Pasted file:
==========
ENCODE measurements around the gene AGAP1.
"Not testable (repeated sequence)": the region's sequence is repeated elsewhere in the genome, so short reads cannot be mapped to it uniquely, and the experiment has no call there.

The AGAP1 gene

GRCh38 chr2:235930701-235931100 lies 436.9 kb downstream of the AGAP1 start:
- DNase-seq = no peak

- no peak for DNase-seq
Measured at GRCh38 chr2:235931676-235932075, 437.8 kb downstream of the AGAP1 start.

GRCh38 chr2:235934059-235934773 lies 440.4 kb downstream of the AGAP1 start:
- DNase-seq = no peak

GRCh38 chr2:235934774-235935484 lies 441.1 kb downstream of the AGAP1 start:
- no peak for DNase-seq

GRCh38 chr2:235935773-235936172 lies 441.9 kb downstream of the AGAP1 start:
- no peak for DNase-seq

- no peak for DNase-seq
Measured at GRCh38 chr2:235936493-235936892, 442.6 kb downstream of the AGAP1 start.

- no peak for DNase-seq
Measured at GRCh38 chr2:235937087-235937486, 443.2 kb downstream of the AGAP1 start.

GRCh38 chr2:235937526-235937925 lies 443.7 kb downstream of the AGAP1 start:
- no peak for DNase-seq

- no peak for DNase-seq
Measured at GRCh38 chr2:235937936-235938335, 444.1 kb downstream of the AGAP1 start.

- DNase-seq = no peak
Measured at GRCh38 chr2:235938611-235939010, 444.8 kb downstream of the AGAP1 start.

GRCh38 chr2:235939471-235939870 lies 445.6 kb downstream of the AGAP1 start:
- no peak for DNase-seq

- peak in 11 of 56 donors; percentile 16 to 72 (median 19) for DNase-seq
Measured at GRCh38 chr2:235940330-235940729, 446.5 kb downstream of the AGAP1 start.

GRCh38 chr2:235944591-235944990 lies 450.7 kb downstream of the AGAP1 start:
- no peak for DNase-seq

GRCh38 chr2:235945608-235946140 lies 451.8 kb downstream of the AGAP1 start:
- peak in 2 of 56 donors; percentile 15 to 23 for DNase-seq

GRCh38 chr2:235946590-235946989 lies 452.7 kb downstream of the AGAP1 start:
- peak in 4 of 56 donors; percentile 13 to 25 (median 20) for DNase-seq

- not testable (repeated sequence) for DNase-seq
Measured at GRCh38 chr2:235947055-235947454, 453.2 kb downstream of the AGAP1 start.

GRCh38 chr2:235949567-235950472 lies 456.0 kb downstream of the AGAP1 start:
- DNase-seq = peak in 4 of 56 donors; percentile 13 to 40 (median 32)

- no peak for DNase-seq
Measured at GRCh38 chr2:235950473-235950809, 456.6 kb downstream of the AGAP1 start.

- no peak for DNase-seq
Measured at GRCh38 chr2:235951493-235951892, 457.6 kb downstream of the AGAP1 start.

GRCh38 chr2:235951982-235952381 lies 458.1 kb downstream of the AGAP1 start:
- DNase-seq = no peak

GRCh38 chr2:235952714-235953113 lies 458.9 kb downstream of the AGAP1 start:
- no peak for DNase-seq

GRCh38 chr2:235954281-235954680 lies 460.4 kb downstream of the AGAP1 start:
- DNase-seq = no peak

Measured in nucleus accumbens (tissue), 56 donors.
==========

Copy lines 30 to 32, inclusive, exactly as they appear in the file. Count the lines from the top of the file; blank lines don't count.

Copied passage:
GRCh38 chr2:235945608-235946140 lies 451.8 kb downstream of the AGAP1 start:
- peak in 2 of 56 donors; percentile 15 to 23 for DNase-seq

GRCh38 chr2:235946590-235946989 lies 452.7 kb downstream of the AGAP1 start: